Effective October 10, 2017 - Midline Catheter Use - Physician Education Express
Midline Catheter is a short-term peripheral catheter (up to 29 days) for access to the venous system for selected intravenous therapy and blood sampling. Midlines are most commonly inserted in the upper arm and do not extend past the axilla. This peripheral access does not extend into the central venous system
Note: The midline is used as a peripheral line ONLY. It is NOT a central line or PICC.
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IMPORTANT: Cerner Enhancements Effective October 2, 2017
Effective October 2, 2017, the IS Uplift project is standardizing how specialties use Cerner. Please access the information below with links to videos and printable documentation (updates) to review important Cerner enhancements. This will affect the Uplift Standard Workflows, Dynamic Documentation and includes Discharge Medication Reconciliation Enhancements.
Please click here for more information regarding changes and enhancements impacting Inpatient and Outpatient Providers and Pharmistists Discharge Medication Reconciliation, Dynamic Documentation, and videos of Uplift Standard Workflow changes.
Delirium - Prevention & Management
Delirium is highly prevalent in our elderly patient population and treatment is vital. This education will focus on identification of delirium risk factors, prevention of acute confusion onset, and treatment plan implementation to assist you in providing exceptional patient care.
- Delirium is a disturbance of consciousness in which patients have a reduced ability to focus, sustain, or shift attention, along with a change in cognition or a perceptual disturbance, that is not better accounted for by dementia (American Psychiatric Association, 1994).
- Delirium is highly prevalent, occurring in 70-80% of elderly hospitalized patients resulting in added cost to patients and healthcare systems.
- Prevention is key to improve patient outcomes by identifying risk factors & preventing contributing factors.
- Multicomponent interventions are needed to address cognitive impairment, sleep deprivation, immobility, sensory impairment and dehydration.
- There are no pharmacologic interventions to treat delirium, making it necessary to look for organic pathways and de-prescribe as much as possible.
The Physician Education Express embedded in the link below will provide more detailed information regarding Delirium.
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Mandatory IMMEDIATE POST-OPERATIVE or IMMEDIATE POST-OPERATIVE PROCEDURE NOTE Requirements
An immediate post-operative or immediate post-procedure note is a brief note that communicates pertinent patient information to the healthcare team until the full post-operative/procedure note can be completed. The note is to be completed immediately following any procedure (surgical and non-surgical) in which moderate sedation, deep sedation, or anesthesia services were administered. This requirement applies to procedures performed in outpatient or inpatient settings. Immediately following means PRIOR to the patient leaving the room (procedure or OR). Proceduralists accompanying the patient to an intensive care unit may complete the note in the new location but must indicate such in the note.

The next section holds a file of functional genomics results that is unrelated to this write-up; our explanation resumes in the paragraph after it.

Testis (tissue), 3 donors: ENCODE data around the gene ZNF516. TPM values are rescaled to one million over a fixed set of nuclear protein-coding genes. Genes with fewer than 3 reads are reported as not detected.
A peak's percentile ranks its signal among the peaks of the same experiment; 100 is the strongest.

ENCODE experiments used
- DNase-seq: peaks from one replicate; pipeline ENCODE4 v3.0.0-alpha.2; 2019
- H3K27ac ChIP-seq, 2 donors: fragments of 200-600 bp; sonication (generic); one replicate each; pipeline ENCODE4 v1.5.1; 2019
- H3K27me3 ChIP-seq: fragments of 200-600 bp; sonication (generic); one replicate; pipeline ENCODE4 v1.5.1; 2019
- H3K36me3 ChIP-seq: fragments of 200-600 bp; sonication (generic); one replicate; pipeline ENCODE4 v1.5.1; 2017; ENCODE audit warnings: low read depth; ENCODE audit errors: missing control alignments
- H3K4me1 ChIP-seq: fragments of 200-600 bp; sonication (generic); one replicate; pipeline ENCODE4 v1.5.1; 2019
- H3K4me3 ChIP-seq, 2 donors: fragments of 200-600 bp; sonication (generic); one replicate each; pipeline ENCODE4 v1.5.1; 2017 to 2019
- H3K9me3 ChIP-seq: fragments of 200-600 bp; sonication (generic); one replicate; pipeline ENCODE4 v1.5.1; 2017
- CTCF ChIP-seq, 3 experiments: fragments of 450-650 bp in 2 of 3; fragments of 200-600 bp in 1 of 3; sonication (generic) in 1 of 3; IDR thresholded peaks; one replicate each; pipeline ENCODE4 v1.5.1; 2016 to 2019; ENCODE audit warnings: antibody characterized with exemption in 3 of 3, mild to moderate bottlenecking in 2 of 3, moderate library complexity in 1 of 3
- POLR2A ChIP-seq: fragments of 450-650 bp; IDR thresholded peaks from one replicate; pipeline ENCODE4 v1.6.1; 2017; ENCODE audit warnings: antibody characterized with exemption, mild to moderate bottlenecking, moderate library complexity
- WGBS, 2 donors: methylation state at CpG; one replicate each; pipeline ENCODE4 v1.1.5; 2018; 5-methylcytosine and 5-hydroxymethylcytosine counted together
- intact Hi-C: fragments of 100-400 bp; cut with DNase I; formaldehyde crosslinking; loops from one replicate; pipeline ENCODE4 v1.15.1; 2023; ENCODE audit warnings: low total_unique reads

The required note fields include:
- Names of the primary surgeon or proceduralist and assistants
- Post-operative diagnosis
- Procedure(s) performed
- Estimated blood loss (if none, must list “none”)
- Specimens removed (if none, must list “none”)
For the note to be considered compliant by CMS, the above information must be present and the note signed, dated, and timed by the proceduralist in the timeframe listed in the above paragraph.
There are several PowerNote templates that meet all of the federally required documentation elements:
- SN Immediate Post Op Note (may be used for anesthesia and/or sedation cases)
- GI Immediate Post Procedure note
- Cardiology/IR Immediate Post Procedure note
- Abdominal Radiology Immediate Post Procedure note
- Standard Immediate Post Procedure Note
The surgeon or proceduralist is responsible for completing the note. Note completion may be delegated to a fellow, resident, PA-C, or NP assisting with the procedure.
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Don't Trust the Urine - A Quality Minute with Dr. Cole Beeler
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